A key challenge for firms is to ensure that they have effective systems to optimise the benefits of learning and development. One of such systems is better evaluation of the impact of the investment in learning and development to ensure continued delivery of the right customer experience for the target customers.

Although the traditional approach to measuring ROI on learning and development is to ensure that the financial benefits exceed the costs of delivery. The drawback with this approach is that it may not take into account all costs including opportunity costs and those intangible benefits which are difficult to quantify but may be critical to sustain a firm’s desired culture and competitive advantage. It may therefore be preferable to adopt a more holistic approach to evaluation that combines a financial assessment (ROI) with an assessment of intangible benefits of learning and development activities.

Business model

A business model describes how a business creates, delivers relevant, significant and lasting value to its target customers and captures some of that value (through its pricing) to ensure its sustainability and for the benefit of the other key stakeholders.

A business model describes how a firm does business and the framework of key interdependent activities that a firm undertakes to create sustainable value for its key stakeholders (including target customers, employees, owners, investors and the wider community).


Making critical selection decisions based on casual conversations in a social setting may occasionally prove to be effective to select the right person but this approach is unlikely to be reliable in the long term. The probability of hiring the right person is usually correlated with the quality of data obtained about the candidates during the selection process.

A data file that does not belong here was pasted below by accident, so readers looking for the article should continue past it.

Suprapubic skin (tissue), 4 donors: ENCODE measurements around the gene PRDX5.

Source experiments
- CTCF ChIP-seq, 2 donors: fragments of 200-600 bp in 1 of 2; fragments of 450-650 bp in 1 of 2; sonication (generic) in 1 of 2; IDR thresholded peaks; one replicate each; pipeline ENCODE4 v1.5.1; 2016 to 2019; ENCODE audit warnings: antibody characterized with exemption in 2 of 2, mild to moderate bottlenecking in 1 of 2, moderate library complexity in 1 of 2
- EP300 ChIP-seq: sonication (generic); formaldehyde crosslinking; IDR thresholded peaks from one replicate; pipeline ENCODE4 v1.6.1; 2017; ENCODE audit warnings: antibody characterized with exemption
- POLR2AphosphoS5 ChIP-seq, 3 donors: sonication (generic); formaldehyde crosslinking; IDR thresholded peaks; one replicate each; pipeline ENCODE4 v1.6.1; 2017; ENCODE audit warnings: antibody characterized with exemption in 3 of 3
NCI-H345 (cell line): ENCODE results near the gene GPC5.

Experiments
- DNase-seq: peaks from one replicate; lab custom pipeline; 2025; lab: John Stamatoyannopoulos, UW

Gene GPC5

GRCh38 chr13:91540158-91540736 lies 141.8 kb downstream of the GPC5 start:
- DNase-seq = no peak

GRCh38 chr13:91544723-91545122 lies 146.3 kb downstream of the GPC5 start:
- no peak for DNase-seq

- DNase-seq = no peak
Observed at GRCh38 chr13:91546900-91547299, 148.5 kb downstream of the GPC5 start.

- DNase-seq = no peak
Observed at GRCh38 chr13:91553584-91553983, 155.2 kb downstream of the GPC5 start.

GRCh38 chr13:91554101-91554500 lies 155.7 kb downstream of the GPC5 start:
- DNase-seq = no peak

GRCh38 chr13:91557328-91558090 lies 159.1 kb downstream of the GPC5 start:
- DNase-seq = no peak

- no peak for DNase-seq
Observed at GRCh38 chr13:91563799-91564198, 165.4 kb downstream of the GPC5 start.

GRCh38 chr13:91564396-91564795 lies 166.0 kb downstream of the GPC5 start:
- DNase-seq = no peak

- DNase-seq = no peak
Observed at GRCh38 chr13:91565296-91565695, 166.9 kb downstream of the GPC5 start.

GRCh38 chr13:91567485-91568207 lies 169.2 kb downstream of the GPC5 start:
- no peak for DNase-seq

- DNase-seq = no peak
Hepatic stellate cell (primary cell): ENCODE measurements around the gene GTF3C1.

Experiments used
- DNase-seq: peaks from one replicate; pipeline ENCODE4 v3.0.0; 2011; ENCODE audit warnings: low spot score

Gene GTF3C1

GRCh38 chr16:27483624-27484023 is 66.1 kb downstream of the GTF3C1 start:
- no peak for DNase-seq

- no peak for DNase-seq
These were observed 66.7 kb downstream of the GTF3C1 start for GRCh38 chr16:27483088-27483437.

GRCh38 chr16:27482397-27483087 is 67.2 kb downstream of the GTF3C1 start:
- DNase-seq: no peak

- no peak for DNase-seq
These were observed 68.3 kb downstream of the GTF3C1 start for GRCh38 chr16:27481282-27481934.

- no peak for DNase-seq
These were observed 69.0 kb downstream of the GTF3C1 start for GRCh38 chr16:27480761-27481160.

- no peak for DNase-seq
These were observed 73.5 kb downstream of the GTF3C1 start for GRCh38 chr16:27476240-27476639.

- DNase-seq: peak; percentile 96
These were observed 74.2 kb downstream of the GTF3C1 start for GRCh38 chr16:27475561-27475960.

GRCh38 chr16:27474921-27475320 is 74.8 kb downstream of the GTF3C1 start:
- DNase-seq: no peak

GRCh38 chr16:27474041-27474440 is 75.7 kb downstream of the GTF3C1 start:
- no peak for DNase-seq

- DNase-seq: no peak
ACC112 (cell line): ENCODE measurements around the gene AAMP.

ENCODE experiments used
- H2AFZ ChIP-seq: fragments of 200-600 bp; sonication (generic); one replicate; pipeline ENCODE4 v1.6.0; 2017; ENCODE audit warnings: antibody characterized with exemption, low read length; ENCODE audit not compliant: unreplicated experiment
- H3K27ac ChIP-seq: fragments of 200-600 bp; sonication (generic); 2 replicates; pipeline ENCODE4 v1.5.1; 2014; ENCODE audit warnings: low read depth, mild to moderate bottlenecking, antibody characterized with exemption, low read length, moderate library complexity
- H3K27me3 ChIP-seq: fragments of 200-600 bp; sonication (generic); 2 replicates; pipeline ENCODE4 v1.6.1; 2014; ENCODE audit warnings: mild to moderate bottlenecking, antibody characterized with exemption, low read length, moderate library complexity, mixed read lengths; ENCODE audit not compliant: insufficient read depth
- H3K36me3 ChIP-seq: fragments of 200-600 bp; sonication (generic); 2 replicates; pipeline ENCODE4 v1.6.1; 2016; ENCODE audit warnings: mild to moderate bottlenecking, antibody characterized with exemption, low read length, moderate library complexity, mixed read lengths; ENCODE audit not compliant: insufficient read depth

This is the reason why using a variety of selection tools provides a richer, multidimensional view of candidates and tends to prevent selection bias (gravitating too quickly to candidates that are most like us), which is a common challenge in recruitment processes.

Involving the right people in the hiring process enhances objectivity and is a critical success factor. This is particularly relevant with regard to the composition of the interview selection panel in order to mitigate the risk of ‘group think’ whereby panellists passively agree with the most dominant panel member in order to avoid conflict.

Business development is a critical competence for many firms but it is very easy to exaggerate this attribute in a potential candidate and overlook their weaknesses with regard to other attributes such as customer service, compliance, team work and allow the halo effect to result in a wrong decision.

Complaints handling

The ability to be truly objective in an internal complaints process requires someone to step out of the firm’s way of doing things (i.e. culture) to establish whether the customer’s complaint has some merit. Senior management of firms can embed and enhance independence and objectivity in their internal complaints handling process by ensuring the following:

  • Investigation of complaints should not be perceived just as a ‘low level’ compliance task but as a brand enhancing activity;
  • The quality of the investigation should not be influenced by the perceived financial value of the clients to the firm;
  • Independent investigation officers should ensure that the nature of the investigation is dependent entirely on the nature of the complaint and all available evidence is evaluated thoroughly and fairly;
  • Periodic reviews of the appropriateness of the decisions on internal complaints by the senior management of the firm.